Consider the typical BMW jockey.
Though a substantial proportion of roundel riders find satisfaction in high speeds, long distances, and shaving their eyebrows against the ground while carving turns (or a combination of the three), it cannot be denied that the majority of their runs end in places where the sunset, the sunrise, the moon rise, or the stars are without parallel as romantic fire-starters. This is unimportant to those Beemer pilots who are engineers, like most of the guys I ride with in the Mac-Pac (the chartered BMW Motorcycle Owners of America club, located in eastern Pennsylvania), who would insist on converting romantic opportunity into data.
Others, like the musicians, artists and writers of that group know a good thing when the see one.
These individuals challenge the concept of riding alone as the best approach to biking. In my youth, the ultimate form of personal gratification on a motorcycle was achieved in a tent, after a day of emotionally stimulating riding, by sharing the event with a significant other, who’s riding leathers (scented with a fant trace of perfumed sweat) then doubled as evening wear.
While it is generally acknowledged worldwide that the BMW is a unique expression of mechanical perfection, it has a low ranking among motorcycles with established reputations of attracting potential significant others on site. (This is probably due to the fact it is the preferred vehicle of engineers everywhere.) As a result, Beemer riders who do not want to ride alone must start each trip with a companion. These companions come in two categories: those who have their own bikes; and those who must ride on the pillion.
Women who ride BMWs are most likely to have extraordinary skills, like superheroes. They will have lightening-like reflexes, incredible organizational abilities, x-ray vision (fully capable of finding the smallest character flaws in men), and an uncanny sense for detecting falsehood. (It’s odd how potentially significant others with these highly desirable qualities find men like myself utterly unacceptable.)
The second kind of companion -- pillion riders -- may have all of these qualities, but they are tempered with an unfathomable degree of trust. This works better for fast-talkers and snake oil merchants like myself. Yet this trust does require the rider to be thoroughly capable of transporting a person on the pillion safely, under all kinds of circumstances. If you are new at this or a re-entry rider, getting hours of practice with someone on the pillion can be tough, especially if the practice pillion rider is sane, sober, or not in coma.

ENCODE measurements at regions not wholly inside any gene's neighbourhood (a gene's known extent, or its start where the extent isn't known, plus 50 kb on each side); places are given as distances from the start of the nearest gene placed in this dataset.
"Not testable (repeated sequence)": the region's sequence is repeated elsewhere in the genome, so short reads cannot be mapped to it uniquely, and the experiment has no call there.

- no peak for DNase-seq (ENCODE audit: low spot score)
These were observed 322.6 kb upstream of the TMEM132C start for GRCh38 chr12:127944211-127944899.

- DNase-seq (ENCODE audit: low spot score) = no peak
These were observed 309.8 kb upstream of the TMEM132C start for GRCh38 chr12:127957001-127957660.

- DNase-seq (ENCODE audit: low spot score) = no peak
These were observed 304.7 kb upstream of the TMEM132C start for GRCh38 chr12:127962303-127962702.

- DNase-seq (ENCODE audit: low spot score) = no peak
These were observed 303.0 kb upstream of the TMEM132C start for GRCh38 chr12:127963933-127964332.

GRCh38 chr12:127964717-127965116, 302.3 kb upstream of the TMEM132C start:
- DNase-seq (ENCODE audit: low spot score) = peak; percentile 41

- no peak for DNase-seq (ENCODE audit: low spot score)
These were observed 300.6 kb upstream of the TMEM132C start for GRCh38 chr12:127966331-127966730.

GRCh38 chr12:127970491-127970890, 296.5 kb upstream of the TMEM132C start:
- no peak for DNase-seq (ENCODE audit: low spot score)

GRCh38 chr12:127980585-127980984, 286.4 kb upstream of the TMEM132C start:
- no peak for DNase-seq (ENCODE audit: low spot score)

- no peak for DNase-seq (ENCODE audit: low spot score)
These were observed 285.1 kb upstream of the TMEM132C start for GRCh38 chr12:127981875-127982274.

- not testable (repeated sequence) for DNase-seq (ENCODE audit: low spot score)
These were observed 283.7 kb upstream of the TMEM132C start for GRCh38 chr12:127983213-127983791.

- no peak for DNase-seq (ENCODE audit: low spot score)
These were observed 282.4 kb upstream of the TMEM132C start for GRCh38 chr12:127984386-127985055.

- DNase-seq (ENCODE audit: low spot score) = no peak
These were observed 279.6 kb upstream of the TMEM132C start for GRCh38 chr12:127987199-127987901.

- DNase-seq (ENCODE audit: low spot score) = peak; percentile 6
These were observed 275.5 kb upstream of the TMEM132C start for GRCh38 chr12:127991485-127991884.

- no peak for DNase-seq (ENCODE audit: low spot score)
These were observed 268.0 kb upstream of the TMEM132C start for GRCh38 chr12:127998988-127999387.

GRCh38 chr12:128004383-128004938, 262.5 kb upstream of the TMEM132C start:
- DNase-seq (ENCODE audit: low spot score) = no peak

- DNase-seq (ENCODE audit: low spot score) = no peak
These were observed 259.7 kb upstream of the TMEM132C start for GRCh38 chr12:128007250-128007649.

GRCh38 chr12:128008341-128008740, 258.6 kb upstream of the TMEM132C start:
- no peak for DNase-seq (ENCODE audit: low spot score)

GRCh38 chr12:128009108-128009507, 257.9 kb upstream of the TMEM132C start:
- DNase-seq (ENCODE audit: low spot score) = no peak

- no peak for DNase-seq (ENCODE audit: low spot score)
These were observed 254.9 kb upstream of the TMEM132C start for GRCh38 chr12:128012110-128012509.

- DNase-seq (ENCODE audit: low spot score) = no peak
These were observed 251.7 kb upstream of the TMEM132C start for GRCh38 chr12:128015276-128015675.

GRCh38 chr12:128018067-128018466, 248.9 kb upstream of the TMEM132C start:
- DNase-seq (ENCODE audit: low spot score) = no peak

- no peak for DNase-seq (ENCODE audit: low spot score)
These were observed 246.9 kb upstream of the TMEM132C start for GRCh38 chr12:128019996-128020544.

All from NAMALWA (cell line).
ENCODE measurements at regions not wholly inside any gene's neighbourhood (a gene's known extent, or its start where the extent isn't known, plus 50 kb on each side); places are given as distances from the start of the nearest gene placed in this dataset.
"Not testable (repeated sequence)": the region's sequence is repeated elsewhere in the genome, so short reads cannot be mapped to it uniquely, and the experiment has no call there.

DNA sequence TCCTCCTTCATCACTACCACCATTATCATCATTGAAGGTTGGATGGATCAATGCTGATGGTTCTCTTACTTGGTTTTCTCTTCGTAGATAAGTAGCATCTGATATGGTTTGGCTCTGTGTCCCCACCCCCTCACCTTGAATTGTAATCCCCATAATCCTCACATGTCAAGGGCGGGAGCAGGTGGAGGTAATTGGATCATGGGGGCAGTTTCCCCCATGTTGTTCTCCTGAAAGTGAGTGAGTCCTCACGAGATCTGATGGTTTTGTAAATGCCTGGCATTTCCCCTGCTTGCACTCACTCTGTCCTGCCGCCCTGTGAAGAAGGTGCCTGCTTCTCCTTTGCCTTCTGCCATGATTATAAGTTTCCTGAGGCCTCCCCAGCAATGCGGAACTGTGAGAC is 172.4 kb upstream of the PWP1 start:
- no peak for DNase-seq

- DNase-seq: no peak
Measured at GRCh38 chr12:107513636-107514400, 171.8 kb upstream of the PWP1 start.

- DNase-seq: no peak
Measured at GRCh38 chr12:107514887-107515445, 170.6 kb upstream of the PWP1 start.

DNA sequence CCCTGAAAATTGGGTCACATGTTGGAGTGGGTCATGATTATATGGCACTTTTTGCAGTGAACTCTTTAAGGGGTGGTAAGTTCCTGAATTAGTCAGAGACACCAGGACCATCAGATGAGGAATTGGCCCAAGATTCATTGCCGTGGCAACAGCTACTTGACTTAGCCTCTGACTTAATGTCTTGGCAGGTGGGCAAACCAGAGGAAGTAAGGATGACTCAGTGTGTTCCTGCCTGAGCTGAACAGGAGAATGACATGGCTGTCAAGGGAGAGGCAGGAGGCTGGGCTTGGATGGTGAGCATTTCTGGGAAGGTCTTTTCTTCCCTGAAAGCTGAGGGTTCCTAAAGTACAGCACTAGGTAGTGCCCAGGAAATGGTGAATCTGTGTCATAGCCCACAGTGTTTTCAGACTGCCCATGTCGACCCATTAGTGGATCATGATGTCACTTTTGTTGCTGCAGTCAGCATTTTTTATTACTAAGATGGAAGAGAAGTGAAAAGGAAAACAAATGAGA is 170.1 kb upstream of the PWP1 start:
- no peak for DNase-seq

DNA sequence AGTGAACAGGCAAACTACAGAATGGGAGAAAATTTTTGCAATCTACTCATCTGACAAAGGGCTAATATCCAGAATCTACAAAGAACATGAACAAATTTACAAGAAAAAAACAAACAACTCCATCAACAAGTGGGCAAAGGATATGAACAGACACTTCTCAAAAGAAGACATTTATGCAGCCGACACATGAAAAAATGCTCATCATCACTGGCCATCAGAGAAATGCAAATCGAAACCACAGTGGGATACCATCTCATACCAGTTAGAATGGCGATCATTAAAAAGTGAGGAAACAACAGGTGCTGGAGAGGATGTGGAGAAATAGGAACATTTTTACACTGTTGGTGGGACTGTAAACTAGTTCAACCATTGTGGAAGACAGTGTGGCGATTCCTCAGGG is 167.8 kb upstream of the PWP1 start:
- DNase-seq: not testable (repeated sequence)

I was a re-entry rider in the most basic sense of the word. In my case, “re-entry” referred to materials in space hitting the atmosphere at speed. Many of my bike trips ended with sparks and parts of the bike (notably the brakes) glowing red. One ride terminated in a huge hole in the garden. (I referred to this as a “near miss.” I was impressing the young divorcee next door with my turning ability, and missed the driveway.) It was impossible for me to find a willing participant required to gain valuable pillion-related riding experience. So I developed the “Jack Riepe Method of Learning How To Ride Two-Up -- By Yourself.”
One of the most challenging aspects of learning how to ride with a passenger is the addition and distribution of more weight on the back of the motorcycle. Slow turns and maneuvers that wouldn’t ordinarily cause you to think twice create new resistance, occasionally made more complicated by a natural tendency for the pillion candy to scream out in terror, or to grab you by the throat in moments of perceived unsteadiness.
My solution was to replace the unpredictable nature of a real pillion rider with simple weight on the back. This sounds easier that it actually is. My first experiment in this area was to load 150 pounds of free weights into my 1995 K75’s stock BMW top case, which was additionally secured to the rear rack with 50 bungee cords.
I took a few tentative turns, carefully noting how the additional weight was canceled out by the laws of physics. But I was amazed at how much additional braking effort was required.